He rose from obscurity to become the political kingpin of South-Western Nigeria, a part of the country that is not short of grandees whose backgrounds are considerably more privileged than his own.
He has yet to provide conclusive proof of sound primary, secondary and tertiary schooling, yet dominates his fellow Yorubas, who have long been famed for their strong commitment to formal education.
When Tinubu launched a bid to become the presidential candidate of the All Progressives Congress (APC), the four most senior members of his party – President Muhammadu Buhari, Vice President Yemi Osinbajo, Senate President Ahmad Lawan and party chairman Abdullahi Adamu – did not throw their weight behind him.
Osinbajo and Lawan ran against him. Buhari and Adamu folded their arms and feigned neutrality while secretly backing Lawan.
When Tinubu addressed delegates at the party primaries last year, he came across as a man who had serious health problems. His hands were trembling, his voice was slurred, he was unsteady on his feet. However, he still emerged victorious.
No jubilation after election
Nevertheless, he made the ‘mistake’ of choosing Senator Kashim Shettima, a fellow Muslim, as his running mate, thereby alienating millions of Christians.
Then during the election campaign, his enemies gleefully distributed humiliating videos in which Tinubu stumbled over simple sentences and appeared to be suffering from memory lapses.
He also had to deal with a daily barrage of accusations from detractors who described him as a vicious ethno-religious bigot, common criminal and corruption expert who encourages hate speech and specialises in rigging, voter suppression, state capture, theft, bribery, drug dealing, perjury and sponsoring violent thugs.
However, he still emerged victorious.
Tinubu is by far the most controversial president-elect Nigeria has ever seen. Frankly, he is suffering from a legitimacy deficit and his supporters have been strangely subdued since the Independent National Electoral Commission (INEC) decided to offer him the crown.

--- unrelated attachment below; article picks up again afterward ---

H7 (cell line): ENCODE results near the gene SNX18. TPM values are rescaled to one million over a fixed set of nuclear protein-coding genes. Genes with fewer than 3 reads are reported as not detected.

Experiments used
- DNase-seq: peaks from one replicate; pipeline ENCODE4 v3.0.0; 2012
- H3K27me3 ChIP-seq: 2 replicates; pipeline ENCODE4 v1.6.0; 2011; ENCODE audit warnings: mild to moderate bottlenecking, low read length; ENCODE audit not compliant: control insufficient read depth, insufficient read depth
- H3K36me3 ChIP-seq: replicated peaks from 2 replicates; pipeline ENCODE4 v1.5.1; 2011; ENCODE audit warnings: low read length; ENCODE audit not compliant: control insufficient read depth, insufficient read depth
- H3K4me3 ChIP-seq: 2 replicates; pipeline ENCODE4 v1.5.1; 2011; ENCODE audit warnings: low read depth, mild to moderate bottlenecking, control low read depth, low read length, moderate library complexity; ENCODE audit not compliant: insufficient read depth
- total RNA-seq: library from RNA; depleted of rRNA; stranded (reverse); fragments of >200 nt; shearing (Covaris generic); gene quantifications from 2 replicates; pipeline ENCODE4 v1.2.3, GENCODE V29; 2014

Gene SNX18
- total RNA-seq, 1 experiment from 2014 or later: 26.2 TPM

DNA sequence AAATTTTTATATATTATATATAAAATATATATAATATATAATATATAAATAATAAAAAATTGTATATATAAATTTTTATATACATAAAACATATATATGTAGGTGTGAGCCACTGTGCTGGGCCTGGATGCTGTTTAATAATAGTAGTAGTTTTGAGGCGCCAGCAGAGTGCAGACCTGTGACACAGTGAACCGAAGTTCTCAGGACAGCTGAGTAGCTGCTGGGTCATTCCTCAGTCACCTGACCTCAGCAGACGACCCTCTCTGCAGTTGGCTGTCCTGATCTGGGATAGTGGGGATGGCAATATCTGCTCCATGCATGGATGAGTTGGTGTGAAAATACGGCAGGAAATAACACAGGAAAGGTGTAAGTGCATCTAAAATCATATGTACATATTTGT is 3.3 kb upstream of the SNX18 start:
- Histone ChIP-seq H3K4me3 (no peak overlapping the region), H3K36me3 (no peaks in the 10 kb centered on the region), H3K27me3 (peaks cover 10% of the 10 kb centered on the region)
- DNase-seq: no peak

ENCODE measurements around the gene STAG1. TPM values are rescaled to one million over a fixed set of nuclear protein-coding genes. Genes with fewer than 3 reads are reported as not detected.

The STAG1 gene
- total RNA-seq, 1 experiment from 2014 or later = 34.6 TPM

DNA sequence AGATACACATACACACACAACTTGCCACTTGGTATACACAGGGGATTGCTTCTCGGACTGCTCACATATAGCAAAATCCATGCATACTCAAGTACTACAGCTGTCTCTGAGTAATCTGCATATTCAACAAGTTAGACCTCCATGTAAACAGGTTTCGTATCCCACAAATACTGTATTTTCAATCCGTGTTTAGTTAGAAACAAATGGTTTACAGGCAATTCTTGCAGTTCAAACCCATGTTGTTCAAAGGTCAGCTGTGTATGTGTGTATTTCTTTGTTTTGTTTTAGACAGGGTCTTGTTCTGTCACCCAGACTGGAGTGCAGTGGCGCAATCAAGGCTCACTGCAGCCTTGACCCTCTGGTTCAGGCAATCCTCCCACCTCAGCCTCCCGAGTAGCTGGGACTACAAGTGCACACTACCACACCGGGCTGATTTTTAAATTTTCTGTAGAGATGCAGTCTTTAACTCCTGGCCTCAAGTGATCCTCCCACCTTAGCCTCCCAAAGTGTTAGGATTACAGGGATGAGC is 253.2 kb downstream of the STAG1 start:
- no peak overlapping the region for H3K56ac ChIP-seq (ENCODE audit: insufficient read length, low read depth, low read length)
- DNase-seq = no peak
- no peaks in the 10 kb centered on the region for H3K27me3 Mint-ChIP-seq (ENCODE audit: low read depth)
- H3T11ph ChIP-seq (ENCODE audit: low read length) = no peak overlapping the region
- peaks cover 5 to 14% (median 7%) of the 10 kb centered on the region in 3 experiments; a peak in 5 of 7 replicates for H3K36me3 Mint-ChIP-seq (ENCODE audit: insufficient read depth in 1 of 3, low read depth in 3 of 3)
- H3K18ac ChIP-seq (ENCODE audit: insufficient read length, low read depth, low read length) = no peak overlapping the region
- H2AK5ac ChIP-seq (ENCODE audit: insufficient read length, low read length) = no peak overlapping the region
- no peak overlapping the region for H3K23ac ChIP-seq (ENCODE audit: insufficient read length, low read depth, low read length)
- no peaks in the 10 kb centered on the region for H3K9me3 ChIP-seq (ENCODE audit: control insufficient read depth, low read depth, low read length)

There has been none of the nationwide jubilation that normally accompanies an election triumph; and even now at the eleventh hour, there are Nigerians who are fervently praying that a legal challenge from Atiku Abubakar, the rival who is said to have come second, will topple Tinubu before Monday’s swearing-in ceremony.
On Friday 26th May, the justices of the Supreme Court are supposed to determine whether Shettima has violated Section 35 of the 2022 Electoral Act and voided the joint presidential ticket by being doubly nominated for two different elective offices.
The story is that Shettima submitted a senatorial nomination form to INEC before Tinubu offered him the running mate slot, then failed (for reasons best known to himself) to withdraw the senatorial form when he accepted Tinubu’s invitation.
This scenario is not unique. There’s a precedent.
Ball in court’s hands
In 2019, the then Imo State governor’s son-in-law, Uche Nwosu, was disqualified by the Supreme Court for simultaneously submitting two nomination forms for gubernatorial and senatorial elections.
This kind of bet-hedging has been declared unambiguously illegal by the Supreme Court in the past; and many lawyers are saying that it will be impossible for the same court to rule in Shettima’s favour.
However, the very same court has massively contradicted itself this year!
As Shehu Sani, a former legislator from Kaduna, has pointed out: Two other senators – Ahmad Lawan and Godswill Akpabio – also sought the APC presidential nomination last year, but were permitted by the Supreme Court to re-contest for senate seats when Tinubu got it.
Sani says if the Supreme Court allowed Akpabio and Lawan to get away with double nomination, it would boil down to double standards if Shettima is not also allowed to get away with it.
It will be interesting to hear what Nwosu has to say about Sani’s theory!
There was an uproar when Akpabio and Lawan got their way in January, along with dark mutterings of procured judicial malfeasance.
There will be even more of an uproar if Shettima gets his way; and it has to be said that there is a huge difference between Shettima’s case and Akpabio, Lawan and Nwosu’s cases.
Much more is at stake when the double nominee in question happens to be the deputy of a contentious president-elect.
‘Panic’ in Tinubu’s camp
Rumours are rife that there is panic in Tinubu’s camp because the justices, aware of global scrutiny from Nigerians here, Nigerians in the Diaspora and important foreign stakeholders like the UK and US governments, are allegedly too afraid of being disgraced to deliver an inconsistent judgement that cannot be justified in law or morally.
There is even fevered talk on the Abuja grapevine of Tinubu allegedly pleading with Buhari to declare Friday 26th May – the last working day before Monday’s planned inauguration – a public holiday, to prevent the judges from delivering a last-minute drama that will ruin his lifelong dream of heading the ‘Giant Of Africa’.
There are numerous convoluted speculations about what will happen if the Supreme Court refuses to be railroaded into giving Tinubu and Shettima permission to be sworn in on Monday.
Friday is probably the most crucial date in Nigeria since the 25 February 25 presidential election.
Will Tinubu, the man with an onomatopoeic macho chieftaincy title – JAGABAN (it means ‘leader of warriors’) – and conqueror in hundreds of battles, lose or win the war and claim his trophy?
How this nail-biting cliffhanger will be resolved is anyone’s guess.
Watch this space.
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